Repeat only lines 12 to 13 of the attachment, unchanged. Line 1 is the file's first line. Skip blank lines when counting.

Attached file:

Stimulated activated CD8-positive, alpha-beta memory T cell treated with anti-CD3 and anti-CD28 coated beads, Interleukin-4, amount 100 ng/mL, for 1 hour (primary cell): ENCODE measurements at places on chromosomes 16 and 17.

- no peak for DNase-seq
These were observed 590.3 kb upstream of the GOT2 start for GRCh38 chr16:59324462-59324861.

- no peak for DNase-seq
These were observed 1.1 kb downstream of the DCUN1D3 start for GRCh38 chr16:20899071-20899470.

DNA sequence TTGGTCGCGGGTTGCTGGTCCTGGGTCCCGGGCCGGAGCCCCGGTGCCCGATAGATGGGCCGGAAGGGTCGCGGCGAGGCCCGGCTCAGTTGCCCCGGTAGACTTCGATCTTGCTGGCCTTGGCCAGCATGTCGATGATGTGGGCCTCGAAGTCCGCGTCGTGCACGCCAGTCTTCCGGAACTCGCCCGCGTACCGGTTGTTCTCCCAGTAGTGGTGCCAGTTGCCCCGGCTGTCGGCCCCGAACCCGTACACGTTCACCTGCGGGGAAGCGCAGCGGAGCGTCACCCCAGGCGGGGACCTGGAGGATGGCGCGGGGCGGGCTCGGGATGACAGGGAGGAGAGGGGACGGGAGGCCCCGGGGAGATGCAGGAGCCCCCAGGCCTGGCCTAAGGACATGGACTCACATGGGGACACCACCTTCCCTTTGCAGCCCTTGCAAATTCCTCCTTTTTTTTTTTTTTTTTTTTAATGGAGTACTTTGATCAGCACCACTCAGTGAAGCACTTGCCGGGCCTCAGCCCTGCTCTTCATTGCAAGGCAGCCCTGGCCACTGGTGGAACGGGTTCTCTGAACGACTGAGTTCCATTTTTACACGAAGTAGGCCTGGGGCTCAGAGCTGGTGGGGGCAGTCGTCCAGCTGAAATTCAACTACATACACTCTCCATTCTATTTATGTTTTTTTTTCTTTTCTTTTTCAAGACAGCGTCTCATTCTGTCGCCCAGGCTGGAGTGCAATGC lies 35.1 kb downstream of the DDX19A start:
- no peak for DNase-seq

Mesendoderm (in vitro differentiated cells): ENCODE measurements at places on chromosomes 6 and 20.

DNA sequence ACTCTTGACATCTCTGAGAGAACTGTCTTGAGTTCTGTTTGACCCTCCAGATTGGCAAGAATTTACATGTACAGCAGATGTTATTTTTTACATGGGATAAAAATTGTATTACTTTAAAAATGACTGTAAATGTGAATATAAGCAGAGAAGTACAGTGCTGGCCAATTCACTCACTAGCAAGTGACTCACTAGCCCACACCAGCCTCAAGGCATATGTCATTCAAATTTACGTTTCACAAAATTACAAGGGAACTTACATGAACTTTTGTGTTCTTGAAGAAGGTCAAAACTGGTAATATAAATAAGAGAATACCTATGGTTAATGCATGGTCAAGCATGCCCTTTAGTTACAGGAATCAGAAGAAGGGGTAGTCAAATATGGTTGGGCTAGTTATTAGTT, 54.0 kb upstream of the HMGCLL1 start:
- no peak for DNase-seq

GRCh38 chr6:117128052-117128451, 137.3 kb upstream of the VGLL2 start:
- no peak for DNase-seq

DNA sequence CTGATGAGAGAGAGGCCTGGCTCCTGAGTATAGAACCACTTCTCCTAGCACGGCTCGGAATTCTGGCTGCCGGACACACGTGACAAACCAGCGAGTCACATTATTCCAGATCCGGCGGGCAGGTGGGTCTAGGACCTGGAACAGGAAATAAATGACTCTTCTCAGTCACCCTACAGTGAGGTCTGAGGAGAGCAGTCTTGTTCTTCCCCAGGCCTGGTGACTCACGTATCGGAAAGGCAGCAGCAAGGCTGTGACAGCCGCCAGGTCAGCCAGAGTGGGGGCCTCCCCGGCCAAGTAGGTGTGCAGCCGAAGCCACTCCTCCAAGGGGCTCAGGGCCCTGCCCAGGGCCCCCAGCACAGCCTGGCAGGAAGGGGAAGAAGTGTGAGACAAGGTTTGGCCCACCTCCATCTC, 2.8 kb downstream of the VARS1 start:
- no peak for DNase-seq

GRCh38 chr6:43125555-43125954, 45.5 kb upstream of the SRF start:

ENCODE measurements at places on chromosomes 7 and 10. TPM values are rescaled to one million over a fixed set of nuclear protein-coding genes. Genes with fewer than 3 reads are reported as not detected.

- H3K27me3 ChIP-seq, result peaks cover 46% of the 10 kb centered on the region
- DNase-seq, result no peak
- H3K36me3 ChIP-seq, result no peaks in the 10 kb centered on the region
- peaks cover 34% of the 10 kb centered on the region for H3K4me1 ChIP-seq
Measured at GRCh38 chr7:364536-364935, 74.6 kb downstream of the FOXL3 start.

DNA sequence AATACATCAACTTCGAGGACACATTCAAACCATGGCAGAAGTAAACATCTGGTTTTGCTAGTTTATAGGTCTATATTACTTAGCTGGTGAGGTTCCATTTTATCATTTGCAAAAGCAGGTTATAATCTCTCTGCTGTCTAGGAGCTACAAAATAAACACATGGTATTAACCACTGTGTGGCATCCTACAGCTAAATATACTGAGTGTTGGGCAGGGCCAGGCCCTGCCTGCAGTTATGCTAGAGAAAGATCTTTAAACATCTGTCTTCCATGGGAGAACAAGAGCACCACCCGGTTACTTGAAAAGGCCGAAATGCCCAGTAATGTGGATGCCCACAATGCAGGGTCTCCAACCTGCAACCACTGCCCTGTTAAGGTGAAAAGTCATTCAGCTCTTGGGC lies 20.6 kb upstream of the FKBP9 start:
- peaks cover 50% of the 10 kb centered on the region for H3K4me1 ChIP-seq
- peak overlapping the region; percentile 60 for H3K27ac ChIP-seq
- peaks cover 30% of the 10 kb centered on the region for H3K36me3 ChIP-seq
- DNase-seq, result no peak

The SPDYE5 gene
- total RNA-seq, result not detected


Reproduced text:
- no peak for DNase-seq

DNA sequence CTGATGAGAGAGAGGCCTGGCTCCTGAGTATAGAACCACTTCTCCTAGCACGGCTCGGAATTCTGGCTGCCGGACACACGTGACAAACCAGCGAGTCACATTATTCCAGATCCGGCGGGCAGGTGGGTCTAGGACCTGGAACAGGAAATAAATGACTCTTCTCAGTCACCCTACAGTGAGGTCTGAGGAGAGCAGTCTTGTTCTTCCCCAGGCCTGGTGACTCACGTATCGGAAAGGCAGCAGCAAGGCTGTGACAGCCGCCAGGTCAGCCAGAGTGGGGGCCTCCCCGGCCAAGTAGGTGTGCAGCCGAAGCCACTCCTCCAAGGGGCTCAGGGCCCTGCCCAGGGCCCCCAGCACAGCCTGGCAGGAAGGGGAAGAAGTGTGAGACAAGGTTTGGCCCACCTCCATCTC, 2.8 kb downstream of the VARS1 start: